Richard DiPilla (Global Goodwill Ambassadors)

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INTERVIEW WITH Richard DiPilla    
(Founder of Global Goodwill Ambassadors (GGA) on the Linkedin forum)


Living in peace and creating a global stable society is not very simple in a world with different cultures and growing inequality in economics terms and in terms of access to natural resources. Richard DiPilla, expert in strategy, communication and social media, has been trying to give a solution to this problem by creating an initiative (using the LinkedIn social media forum) called Global Goodwill Ambassadors (GGA). According to Richard, living in peace can only be attained through “understanding and acceptance of a diversified world.” The GGA initiative has a simple mission: to recognize people from every nation, race, color, and socio-economic caste, who do goodwill toward others. The only thing Global Goodwill Ambassadors looks at is the volunteering, charitable, or humanitarian works of any individual. From an initiative, founded four years ago a large structured group has emerged, with volunteers from every country and all walks of life.

Can the Global Goodwill Ambassadors initiative help to create a sustainable society? How? What does a Global Goodwill Ambassador do? How to become a GGA? Richard DiPilla, founder of the GGA, answered to these and other questions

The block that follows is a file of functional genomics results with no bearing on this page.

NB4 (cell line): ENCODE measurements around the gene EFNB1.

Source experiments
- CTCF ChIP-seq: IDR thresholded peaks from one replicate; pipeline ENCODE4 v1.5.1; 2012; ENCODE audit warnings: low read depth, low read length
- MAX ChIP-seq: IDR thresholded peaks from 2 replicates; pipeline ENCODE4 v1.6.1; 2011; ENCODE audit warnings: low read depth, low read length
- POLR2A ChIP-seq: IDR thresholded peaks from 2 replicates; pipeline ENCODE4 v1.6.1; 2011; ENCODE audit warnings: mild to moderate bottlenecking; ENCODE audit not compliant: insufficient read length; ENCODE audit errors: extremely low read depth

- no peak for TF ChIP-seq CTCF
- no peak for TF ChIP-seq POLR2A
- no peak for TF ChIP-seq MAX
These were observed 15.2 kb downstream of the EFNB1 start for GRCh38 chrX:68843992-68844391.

Brian Czech (Steady State Economy)

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INTERVIEW WITH Brian Czech      
(President of CASSE – Center for the Advancement of the Steady State Economy)


When we watch the news on TV or read it on newspapers, we often meet headlines like the following: USA’s economy is growing at a rate of…; China’s growth for the year was….Simply we are trapped in the growth paradigm. Growth has become the top priority. But that is a serious mistake. Development is different from growth; they can support each other, at least in the first phases of development, but growth cannot last forever. Even the fathers of modern economics stated that growth should not and (finally) could not last forever and must tend towards a stationary economy: Adam Smith, John Stuart Mill and even John Maynard Keynes. Conceived in the 1970s by Herman Daly, the concept of the Steady State Economy has become increasingly important with the advancement of the ecological crisis.